If you live in Malaysia, you know that you are very lucky where FOOD is concerned. Malaysians are known for the special relationship that they have with food which is evident from the variety of savory dishes and sweets that one can easily find at every corner. This is especially so during the many festive seasons, one of which was only recently celebrated – Deepavali.
One of the favorite Indian sweets eaten during Deepavali is Sugared Ghee Balls, which is also popularly known as â€œNeyyi Urundaiâ€ or â€œPayatham Urundaiâ€. True, compared to the other more gloriously colored sweets found during this festival, Ghee Balls do not get full points for looks. In fact, its unstimulating colour and simple shape may even be a â€œput offâ€ for some. But, for many who have tried it, this sweet has easily become a favorite.
Making it from scratch is relatively easy. The only tricky part is pouring the hot ghee into the flour mixture and molding the balls into shape. One may find that the first few balls take a longer time to make than first anticipated. Donâ€™t let your spirits down if you find this happening to you. Persistence pays off and it wonâ€™t be too long before you start getting the hang of it.
Once cooled, pop a ball into your mouth and enjoy the taste as it slowly crumbles into a wonderful sensory delight. You wonâ€™t regret it!
This is my recipe for Sugared Ghee Balls.
- 2 cups roasted mung beans flour
- Additional 1/3 cup roasted moong beans flour for coating
- 1 cup icing sugar
- about 10 roasted cashew nuts
- 1/3 teaspoon salt
If you are using unroasted moong beans flour, you must first dry roast it. Do this by heating a large frying pan or wok to low-medium heat. When the pan or wok is hot enough, pour in the flour and dry roast it until fragrant. Remove from heat and let the flour cool.
Mince the roasted cashew nuts into tiny pieces (but not ground) and keep aside.
Once the flour is cooled, pour it (2 cups) into a large dry mixing bowl. Add the icing sugar, minced cashew nuts and salt. Using a wooden spoon, mix all ingredients together.
On a separate large plate, put in the rest of the roasted moong beans flour (1/3 cup) for coating and keep aside.
When ready to make the ghee balls, heat a small quantity of ghee (approximately Â½ cup first) in a small pan, on low heat. Donâ€™t overheat the ghee, but it has to be reasonably hot. (As you use up the hot ghee, add more to the pan if required.) As you make the ghee balls, the ghee pan should remain on low heat close by.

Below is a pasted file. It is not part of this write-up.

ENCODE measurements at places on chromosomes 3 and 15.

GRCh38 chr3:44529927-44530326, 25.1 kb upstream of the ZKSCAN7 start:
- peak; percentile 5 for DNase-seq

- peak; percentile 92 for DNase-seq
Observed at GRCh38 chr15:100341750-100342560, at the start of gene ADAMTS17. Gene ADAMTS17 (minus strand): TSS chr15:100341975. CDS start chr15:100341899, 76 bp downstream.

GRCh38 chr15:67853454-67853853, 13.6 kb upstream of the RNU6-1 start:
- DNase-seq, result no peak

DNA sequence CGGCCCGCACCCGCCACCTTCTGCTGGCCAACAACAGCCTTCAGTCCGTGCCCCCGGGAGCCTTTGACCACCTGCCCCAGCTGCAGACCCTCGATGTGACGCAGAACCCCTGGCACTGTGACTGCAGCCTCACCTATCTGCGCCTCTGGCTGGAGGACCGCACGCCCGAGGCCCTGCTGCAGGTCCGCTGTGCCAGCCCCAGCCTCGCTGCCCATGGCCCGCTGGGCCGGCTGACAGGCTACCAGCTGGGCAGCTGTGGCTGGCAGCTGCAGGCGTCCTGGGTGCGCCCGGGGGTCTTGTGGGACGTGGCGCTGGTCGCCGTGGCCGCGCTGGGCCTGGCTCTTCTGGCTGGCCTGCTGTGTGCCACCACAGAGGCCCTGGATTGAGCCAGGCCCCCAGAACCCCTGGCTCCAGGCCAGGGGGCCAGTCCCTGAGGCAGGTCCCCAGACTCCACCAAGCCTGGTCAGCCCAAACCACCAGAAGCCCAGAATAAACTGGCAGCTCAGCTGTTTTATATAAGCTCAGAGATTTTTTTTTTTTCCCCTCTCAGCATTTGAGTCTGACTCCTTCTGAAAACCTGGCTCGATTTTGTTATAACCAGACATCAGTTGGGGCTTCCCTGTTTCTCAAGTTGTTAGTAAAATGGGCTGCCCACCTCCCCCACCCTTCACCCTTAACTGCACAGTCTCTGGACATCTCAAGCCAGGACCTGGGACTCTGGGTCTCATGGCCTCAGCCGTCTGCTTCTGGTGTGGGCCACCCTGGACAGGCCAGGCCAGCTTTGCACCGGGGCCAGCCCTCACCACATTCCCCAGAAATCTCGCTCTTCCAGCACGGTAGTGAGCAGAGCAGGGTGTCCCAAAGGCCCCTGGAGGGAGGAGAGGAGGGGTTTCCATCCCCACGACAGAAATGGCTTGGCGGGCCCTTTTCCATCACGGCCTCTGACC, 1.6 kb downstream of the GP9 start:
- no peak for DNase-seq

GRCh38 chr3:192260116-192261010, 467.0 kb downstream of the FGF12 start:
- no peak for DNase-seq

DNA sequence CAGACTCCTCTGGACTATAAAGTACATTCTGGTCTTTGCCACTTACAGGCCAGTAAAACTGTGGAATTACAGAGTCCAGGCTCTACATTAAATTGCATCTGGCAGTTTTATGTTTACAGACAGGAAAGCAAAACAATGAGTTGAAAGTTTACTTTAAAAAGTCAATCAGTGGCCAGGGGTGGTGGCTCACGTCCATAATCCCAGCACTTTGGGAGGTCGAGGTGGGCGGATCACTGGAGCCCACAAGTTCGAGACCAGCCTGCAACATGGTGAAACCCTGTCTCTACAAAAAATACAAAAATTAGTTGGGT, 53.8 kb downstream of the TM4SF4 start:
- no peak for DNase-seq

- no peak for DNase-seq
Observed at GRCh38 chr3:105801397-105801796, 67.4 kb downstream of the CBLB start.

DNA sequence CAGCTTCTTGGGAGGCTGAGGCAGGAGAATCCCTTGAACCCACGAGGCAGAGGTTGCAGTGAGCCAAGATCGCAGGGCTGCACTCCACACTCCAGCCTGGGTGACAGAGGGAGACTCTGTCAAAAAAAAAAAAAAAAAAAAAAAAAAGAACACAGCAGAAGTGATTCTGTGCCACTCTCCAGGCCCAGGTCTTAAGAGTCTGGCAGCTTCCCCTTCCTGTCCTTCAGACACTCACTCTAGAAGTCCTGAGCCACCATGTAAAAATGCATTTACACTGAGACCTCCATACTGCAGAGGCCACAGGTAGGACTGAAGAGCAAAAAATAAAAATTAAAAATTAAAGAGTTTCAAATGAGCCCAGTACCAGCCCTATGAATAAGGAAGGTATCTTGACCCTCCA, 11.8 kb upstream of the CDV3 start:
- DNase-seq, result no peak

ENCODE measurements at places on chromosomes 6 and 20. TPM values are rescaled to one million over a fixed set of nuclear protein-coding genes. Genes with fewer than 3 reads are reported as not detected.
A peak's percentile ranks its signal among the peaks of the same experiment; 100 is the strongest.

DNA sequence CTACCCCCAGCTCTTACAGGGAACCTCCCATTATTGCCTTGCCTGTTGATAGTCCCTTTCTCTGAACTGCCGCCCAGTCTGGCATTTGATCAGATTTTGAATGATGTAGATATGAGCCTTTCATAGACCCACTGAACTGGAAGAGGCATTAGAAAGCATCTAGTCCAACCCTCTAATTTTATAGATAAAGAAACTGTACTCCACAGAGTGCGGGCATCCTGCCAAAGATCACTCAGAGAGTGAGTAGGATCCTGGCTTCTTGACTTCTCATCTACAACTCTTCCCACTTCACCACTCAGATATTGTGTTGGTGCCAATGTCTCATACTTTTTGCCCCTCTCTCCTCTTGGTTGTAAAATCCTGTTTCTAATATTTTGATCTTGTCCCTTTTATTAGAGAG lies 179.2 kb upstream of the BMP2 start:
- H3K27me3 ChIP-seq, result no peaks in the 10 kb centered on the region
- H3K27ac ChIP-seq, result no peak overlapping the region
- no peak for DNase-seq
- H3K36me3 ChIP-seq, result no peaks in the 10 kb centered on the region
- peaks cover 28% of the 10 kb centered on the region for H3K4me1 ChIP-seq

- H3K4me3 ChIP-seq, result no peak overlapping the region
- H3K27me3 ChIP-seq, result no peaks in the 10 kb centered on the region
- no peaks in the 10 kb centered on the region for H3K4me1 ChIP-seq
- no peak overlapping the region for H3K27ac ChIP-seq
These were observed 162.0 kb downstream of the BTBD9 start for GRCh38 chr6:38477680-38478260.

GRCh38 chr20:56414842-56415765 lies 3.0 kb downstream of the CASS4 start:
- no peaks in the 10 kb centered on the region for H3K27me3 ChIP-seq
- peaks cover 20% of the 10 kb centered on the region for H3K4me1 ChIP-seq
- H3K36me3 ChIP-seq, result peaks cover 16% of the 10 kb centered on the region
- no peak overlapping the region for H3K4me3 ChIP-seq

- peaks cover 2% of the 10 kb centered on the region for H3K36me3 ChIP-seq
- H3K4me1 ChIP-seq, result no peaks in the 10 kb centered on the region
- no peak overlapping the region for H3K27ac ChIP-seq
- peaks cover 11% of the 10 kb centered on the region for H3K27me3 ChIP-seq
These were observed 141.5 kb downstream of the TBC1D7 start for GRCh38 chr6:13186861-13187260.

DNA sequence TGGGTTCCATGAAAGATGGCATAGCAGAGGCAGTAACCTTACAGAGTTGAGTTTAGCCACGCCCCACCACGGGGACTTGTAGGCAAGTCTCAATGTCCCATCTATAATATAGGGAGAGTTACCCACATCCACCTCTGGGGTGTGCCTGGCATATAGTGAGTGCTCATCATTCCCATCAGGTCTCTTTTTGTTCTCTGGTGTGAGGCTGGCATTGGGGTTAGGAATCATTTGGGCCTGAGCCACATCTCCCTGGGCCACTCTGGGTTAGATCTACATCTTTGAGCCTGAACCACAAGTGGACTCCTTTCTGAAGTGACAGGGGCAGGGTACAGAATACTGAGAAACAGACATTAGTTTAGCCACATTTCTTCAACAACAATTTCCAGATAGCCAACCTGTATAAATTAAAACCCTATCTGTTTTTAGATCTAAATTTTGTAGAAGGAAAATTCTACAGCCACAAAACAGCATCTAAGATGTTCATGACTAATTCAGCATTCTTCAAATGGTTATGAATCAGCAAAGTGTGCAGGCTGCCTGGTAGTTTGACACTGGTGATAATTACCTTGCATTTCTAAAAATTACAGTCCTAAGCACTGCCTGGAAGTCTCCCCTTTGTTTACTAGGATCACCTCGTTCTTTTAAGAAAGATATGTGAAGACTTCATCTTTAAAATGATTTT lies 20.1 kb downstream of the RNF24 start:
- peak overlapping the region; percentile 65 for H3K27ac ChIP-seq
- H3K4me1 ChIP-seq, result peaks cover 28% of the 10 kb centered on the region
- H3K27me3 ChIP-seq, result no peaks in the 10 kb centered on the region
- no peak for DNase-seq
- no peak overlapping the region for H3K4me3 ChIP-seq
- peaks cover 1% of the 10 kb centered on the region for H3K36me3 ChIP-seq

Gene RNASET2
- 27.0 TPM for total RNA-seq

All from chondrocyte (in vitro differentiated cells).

Remember to be keeping an eye on it the whole time!
To make the ghee balls, use another wide shallow bowl on which you can comfortably work on. (I like to call this the sand-pit). Pour in half the mixed ingredient and loosely spread it around the bowl with your fingers. When you are ready to make a ball, heap a little of the flour (slightly more than what is needed for one ball) into the middle. With a small spoon, make a small â€˜wellâ€™ in the middle of the heaped flour. The well should only go about 1/3 down the heap and not all the way! Pour in about 1 tablespoon of hot ghee into the well. You will notice that when the hot ghee is poured, the flour will sizzle a little. Using a spoon, slightly press the heap allowing for the oil to â€˜catchâ€™ the flour. Then, carefully, pick the oiled heap into your hands and compact it into a ball shape. You may find this a little difficult at first as the oiled flour can be hot.
Once you have made a ball, roll it around on the flour kept aside earlier, to coat it lightly. Keep the coated ball aside to cool.
As you use up the flour mixture in the â€˜sand pitâ€™, add more into it and continue the process till all the flour are used up.
Note: The amount of hot ghee you use to make a ball varies with the size of the ball you want. Adjust this quantity to your own liking.
This recipe is brought to you by our Guest Chef Spillay who blogs over at A Pot of Gold. Spillay is a Malaysian who currently resides in Australia with her husband and two gorgeous boys.
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